Racial disparities seen in swine flu deaths
By CARLA K. JOHNSON, AP Medical Writer
CHICAGO, Dec. 4, 2009 (AP): Swine flu death rates for blacks and Latinos in Illinois are double the rate for whites, state health officials said Friday.
It's unclear why. More chronic health problems, lower vaccination rates and less access to health care among minorities may be to blame, said Dr. Craig Conover of the Illinois Department of Public Health.
The swine flu hospitalization rate for blacks and Latinos is three times higher compared to the rate for whites in Illinois.
``That's a considerable difference,'' Conover said at a meeting in Chicago. Federal officials said more research is needed to determine whether it's a national trend.
Health officials have met this fall in eight U.S. cities with journalists working for the ethnic news media, including Friday's meeting in Chicago. They're worried about a January surge of infection—with regular winter flu or swine flu—when students return to classes after the holidays.
They're also worried that flu vaccination rates are lower among minorities compared to whites. They're trying to spread the word that vaccine given in public health clinics is safe, free and effective. And ``no one's going to ask about immigration status,'' said Dr. Felipe Lobelo of the U.S. Centers for Disease Control and Prevention.
In Illinois, health care professionals are staffing a 24-hour-a-day hot line—in English and in Spanish—to answer residents' questions about swine flu.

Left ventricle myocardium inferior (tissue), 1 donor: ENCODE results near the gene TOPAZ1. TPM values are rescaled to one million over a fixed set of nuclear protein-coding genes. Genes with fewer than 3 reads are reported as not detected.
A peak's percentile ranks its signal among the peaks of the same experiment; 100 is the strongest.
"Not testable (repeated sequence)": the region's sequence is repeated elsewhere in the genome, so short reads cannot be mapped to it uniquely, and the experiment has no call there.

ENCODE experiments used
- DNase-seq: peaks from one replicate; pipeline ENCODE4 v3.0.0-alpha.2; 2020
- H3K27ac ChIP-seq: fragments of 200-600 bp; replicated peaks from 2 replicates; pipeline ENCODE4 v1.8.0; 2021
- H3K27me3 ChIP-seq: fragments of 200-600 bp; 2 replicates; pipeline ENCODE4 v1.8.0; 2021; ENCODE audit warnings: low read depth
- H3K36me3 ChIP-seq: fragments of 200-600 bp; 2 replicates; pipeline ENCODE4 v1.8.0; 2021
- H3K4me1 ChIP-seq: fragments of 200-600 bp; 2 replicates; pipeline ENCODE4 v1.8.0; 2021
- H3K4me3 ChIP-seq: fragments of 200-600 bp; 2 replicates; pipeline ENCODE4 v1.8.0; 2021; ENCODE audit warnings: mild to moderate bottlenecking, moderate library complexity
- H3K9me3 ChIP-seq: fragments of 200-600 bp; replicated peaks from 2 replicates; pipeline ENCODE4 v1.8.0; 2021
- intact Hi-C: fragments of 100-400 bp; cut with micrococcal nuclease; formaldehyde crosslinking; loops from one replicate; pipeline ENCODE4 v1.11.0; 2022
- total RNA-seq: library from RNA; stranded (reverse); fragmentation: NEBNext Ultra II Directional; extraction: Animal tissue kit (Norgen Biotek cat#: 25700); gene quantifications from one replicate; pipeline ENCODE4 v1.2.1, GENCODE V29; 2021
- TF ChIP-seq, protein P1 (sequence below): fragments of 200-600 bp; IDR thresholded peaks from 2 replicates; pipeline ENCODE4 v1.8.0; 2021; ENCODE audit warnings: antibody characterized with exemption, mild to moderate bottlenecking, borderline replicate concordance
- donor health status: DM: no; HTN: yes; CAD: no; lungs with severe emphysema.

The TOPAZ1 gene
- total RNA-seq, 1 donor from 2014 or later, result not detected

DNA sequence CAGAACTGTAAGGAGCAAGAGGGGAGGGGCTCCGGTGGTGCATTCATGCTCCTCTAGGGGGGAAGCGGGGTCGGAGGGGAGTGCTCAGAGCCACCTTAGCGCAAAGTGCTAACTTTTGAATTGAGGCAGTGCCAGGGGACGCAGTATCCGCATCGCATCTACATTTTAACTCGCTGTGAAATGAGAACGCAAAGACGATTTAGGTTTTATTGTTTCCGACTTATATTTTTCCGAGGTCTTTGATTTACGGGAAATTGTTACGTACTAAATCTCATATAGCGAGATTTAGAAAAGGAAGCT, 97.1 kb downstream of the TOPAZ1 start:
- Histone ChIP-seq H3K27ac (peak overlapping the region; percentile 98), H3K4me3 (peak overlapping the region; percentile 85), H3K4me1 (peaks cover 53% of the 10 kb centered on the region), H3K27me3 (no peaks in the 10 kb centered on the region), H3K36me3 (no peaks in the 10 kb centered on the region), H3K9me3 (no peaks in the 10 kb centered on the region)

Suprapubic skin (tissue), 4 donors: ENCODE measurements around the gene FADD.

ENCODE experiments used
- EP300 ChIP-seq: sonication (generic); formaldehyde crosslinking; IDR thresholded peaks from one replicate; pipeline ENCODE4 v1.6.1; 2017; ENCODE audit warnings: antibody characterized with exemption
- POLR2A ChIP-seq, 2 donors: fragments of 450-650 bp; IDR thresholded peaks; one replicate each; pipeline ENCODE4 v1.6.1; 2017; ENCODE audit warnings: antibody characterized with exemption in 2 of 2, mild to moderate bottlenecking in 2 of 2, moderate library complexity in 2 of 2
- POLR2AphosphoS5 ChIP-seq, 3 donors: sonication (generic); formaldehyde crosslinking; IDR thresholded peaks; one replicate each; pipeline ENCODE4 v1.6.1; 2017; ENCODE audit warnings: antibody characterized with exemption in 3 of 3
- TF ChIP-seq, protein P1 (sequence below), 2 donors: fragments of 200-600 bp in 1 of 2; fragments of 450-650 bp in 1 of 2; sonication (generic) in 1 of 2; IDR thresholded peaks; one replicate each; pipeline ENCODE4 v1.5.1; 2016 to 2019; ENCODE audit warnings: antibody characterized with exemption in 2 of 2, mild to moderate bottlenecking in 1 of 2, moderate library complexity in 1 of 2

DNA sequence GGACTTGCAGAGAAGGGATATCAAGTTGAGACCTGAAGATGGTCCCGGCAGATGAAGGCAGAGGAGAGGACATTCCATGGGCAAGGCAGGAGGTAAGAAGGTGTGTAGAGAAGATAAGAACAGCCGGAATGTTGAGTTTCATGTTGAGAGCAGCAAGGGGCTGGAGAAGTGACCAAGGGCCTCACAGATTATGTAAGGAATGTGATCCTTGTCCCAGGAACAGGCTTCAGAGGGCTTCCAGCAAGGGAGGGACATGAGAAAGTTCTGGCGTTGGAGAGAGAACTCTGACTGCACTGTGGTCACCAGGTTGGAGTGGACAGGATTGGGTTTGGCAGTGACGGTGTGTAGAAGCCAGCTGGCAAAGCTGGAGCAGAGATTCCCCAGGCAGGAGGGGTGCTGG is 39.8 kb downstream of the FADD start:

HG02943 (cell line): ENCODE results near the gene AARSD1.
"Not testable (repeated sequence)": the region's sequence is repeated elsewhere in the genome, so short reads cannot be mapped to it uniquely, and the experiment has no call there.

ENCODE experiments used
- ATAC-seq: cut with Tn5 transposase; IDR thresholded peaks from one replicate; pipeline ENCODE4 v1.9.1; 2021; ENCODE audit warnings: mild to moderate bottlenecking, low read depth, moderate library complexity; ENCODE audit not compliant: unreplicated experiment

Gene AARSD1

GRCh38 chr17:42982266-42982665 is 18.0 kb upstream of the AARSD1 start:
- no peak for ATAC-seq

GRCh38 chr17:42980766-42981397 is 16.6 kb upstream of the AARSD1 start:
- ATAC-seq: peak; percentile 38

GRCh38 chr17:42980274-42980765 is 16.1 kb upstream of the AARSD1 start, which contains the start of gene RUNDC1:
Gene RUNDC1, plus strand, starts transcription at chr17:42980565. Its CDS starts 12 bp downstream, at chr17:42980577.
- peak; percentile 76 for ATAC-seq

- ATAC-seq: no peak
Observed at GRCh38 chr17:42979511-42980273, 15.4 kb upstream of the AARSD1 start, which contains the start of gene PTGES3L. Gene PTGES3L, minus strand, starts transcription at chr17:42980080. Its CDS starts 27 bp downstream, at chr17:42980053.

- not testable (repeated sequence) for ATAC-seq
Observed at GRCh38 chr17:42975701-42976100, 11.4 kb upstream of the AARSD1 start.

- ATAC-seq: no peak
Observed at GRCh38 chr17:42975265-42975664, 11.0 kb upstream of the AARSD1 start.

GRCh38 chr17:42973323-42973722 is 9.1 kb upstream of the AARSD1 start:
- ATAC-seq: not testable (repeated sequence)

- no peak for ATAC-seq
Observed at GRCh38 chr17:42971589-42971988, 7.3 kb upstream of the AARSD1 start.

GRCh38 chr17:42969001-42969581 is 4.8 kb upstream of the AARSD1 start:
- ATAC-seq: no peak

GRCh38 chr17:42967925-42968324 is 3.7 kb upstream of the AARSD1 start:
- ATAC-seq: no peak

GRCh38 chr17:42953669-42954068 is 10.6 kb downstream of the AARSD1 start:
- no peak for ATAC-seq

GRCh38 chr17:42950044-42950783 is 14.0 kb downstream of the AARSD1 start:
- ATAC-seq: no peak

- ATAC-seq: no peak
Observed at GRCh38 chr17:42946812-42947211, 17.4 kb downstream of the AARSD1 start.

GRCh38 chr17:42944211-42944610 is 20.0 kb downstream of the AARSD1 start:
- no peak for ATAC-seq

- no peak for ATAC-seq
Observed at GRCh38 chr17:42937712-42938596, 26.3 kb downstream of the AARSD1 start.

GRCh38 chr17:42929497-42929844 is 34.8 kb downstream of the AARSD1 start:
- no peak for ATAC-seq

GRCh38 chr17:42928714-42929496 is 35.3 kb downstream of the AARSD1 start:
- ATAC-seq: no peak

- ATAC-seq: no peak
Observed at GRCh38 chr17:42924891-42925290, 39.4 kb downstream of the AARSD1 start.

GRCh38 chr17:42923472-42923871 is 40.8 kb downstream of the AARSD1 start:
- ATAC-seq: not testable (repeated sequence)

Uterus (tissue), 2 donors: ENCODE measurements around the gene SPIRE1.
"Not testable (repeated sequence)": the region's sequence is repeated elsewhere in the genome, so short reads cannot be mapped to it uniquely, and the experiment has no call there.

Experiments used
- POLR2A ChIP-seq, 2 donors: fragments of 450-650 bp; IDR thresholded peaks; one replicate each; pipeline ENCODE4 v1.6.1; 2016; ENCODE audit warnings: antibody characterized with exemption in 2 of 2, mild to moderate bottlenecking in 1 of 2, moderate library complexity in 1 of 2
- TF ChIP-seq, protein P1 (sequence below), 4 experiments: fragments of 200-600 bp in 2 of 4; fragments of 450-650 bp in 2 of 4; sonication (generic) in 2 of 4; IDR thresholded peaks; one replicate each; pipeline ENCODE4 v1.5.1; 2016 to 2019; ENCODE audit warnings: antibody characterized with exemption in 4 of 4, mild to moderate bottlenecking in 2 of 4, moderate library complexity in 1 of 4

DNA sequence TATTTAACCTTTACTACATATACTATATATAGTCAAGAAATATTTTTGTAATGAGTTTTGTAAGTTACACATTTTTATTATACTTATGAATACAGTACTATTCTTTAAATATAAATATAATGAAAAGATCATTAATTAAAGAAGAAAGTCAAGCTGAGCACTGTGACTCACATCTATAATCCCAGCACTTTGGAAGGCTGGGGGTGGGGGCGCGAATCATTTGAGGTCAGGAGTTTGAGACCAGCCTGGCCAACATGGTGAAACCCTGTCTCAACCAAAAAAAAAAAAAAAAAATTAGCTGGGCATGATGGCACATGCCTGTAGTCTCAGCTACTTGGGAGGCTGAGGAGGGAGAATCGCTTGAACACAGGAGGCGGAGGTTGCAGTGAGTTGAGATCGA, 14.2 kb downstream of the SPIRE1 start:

The Illinois flu hot line is 866-848-2094 for English and 866-241-2138 for Spanish. Translators are available for other languages.
Since April, there have been 67 Illinois deaths and 2,187 hospitalizations related to the swine flu virus. The rates by race are based on those numbers.
Among Illinois blacks and Latinos, the swine flu hospitalization rate is 23 per 100,000. In whites in the state, the rate is 7 per 100,000.
For Illinois blacks and Latinos, the swine flu death rate is 6 to 7 per 100,000. For Illinois whites, the rate is 3 per 100,000.
Flu activity is slowing nationally, with medical visits declining for the fourth straight week, said Dr. Ray Strikas of the U.S. Department of Health and Human Services.
``I don't think we can credit the vaccine for the wave ebbing right now,'' Strikas said. Not enough people have been vaccinated to rein in infections, he said, and epidemics have natural peaks and valleys.
On the Net: www.flu.gov and www.ready.illinois.gov